Identify theft can be a frightening thing. Not only can it leave a victim feeling totally violated, but it can destroy the person’s credit score as well. The harmful effects of identity theft can make it problematic to open new lines of credit, such as a credit card, car loan, or mortgage. Beyond credit issues, identity theft can almost destroy a person’s life by making it difficult for them to find a job (if there are strict background checks that include credit checks) or even be approved for an apartment.
1. Change all of your account passwords. This includes non-financial accounts, such as social media accounts, personal email, and so on. If the individual assuming your identity has access to your email or other personal accounts, he or she may be able to recover passwords to financial accounts, such as your credit card online accounts or the online account for your checking and savings.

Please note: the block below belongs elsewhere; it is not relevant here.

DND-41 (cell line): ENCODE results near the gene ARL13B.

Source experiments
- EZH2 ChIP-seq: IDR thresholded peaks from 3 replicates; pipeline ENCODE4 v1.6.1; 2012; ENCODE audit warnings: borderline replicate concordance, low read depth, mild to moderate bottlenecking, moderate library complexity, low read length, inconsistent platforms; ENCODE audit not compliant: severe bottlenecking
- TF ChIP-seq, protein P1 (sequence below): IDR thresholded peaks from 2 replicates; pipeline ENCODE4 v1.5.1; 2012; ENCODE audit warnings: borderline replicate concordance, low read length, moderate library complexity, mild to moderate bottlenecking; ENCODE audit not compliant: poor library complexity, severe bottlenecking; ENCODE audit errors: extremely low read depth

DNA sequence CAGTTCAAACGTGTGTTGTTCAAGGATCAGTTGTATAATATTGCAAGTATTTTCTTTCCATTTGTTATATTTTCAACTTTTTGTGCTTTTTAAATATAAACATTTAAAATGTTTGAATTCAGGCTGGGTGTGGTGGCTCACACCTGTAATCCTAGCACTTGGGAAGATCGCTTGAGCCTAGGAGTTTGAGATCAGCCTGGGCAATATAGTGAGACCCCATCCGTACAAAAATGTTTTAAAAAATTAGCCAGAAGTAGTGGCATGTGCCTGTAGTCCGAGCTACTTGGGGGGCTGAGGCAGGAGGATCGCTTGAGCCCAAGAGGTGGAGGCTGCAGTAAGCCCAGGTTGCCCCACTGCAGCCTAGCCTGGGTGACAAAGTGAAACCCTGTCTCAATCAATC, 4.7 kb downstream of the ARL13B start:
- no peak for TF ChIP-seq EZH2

2. Put an alert out to your bank that strange, unlawful credit activity has been happening. Also, contact one of the three main credit bureaus (TransUnion, Experian or Equifax) and issue an alert on your credit card accounts. It is important to inform all the financial institutions you deal with and to keep them in the loop.
3. Look over your credit reports carefully and check for any accounts that you do not know about or items or services you did not purchase. This activity will likely be due to your identity being stolen. Be sure to shut down any accounts that you didn’t open, and attempt to dispute the charges you know you did not make.
4. The Federal Trade Commission (FTC) is an agency that can help you if you are a victim of identity theft. Contact them promptly to file an official report. Be sure to also file a report with your local police department after you file your report with the FTC. When filing your police report, include any fraudulent credit activity and be sure to note that you already filed a report with the FTC.